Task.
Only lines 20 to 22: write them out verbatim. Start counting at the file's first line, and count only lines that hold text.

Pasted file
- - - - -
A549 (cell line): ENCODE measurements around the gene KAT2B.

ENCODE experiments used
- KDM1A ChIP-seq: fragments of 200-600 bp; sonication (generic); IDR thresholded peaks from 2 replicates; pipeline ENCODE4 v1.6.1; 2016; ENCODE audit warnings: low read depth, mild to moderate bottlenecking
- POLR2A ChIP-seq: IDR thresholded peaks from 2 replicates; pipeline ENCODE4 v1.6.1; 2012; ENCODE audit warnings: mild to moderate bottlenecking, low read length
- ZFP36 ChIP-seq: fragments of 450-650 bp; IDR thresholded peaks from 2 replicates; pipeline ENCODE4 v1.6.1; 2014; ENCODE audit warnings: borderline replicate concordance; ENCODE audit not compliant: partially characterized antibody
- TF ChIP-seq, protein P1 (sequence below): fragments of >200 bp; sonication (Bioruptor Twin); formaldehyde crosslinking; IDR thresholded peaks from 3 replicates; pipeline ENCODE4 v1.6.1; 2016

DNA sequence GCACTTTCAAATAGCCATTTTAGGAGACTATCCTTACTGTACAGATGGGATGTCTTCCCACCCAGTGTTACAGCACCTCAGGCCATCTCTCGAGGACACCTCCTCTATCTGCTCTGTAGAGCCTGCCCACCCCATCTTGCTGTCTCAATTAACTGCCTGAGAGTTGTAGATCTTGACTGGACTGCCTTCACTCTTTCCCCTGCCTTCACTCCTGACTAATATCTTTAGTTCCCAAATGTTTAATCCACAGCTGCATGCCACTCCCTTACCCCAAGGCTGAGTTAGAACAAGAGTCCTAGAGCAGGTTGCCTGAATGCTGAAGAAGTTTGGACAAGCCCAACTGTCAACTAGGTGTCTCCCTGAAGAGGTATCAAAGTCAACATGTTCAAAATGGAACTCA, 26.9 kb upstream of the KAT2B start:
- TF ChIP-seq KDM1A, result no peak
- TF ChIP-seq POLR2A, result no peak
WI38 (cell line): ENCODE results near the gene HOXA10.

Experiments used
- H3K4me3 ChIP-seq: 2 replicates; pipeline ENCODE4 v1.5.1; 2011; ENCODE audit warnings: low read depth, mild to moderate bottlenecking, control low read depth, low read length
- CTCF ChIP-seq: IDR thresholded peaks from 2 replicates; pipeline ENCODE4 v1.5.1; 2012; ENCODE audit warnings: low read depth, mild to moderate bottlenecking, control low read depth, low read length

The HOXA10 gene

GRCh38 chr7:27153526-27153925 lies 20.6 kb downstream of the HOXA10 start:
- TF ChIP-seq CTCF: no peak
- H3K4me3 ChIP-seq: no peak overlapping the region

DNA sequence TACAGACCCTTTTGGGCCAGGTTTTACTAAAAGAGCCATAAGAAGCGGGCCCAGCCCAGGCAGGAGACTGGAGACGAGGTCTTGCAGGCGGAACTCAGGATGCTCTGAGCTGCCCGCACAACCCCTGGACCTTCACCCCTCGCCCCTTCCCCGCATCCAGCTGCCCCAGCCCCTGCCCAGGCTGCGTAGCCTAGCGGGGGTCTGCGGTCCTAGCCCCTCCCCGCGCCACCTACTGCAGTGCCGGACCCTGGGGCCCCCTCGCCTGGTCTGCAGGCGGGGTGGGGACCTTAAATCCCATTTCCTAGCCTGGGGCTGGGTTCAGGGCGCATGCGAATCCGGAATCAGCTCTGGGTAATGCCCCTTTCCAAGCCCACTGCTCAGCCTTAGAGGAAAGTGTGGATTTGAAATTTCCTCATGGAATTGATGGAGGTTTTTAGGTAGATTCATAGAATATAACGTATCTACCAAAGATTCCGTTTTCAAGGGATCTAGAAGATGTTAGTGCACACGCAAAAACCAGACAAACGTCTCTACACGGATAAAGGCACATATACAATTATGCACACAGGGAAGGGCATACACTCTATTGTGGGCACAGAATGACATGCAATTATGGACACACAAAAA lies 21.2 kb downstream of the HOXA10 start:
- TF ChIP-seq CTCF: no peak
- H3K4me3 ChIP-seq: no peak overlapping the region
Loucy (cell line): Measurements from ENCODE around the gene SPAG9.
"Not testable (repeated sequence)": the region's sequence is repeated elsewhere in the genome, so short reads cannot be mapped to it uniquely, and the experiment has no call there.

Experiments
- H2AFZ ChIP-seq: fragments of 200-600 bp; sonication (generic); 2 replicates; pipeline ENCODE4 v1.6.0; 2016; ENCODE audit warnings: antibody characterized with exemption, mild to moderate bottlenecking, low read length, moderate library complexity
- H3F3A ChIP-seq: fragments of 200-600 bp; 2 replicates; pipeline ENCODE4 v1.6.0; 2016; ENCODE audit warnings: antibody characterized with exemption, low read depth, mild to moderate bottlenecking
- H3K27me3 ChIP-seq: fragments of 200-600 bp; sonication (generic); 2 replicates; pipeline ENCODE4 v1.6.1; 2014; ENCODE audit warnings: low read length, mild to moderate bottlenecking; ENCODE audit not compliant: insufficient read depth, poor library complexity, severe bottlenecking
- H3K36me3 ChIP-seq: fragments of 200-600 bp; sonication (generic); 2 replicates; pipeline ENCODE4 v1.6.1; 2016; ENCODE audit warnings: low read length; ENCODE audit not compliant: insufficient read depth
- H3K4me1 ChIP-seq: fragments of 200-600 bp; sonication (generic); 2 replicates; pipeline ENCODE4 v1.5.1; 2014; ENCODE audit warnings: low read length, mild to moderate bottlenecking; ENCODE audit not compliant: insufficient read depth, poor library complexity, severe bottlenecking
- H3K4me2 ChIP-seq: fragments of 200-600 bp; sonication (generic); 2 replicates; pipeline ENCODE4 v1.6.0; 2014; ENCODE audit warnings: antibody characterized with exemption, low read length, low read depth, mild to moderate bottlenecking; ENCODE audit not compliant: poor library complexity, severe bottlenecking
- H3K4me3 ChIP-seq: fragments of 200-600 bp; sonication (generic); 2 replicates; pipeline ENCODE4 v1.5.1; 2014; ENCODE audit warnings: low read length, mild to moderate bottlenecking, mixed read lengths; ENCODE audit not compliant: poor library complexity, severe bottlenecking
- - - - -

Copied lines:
- H3K4me3 ChIP-seq: no peak overlapping the region
Loucy (cell line): Measurements from ENCODE around the gene SPAG9.
"Not testable (repeated sequence)": the region's sequence is repeated elsewhere in the genome, so short reads cannot be mapped to it uniquely, and the experiment has no call there.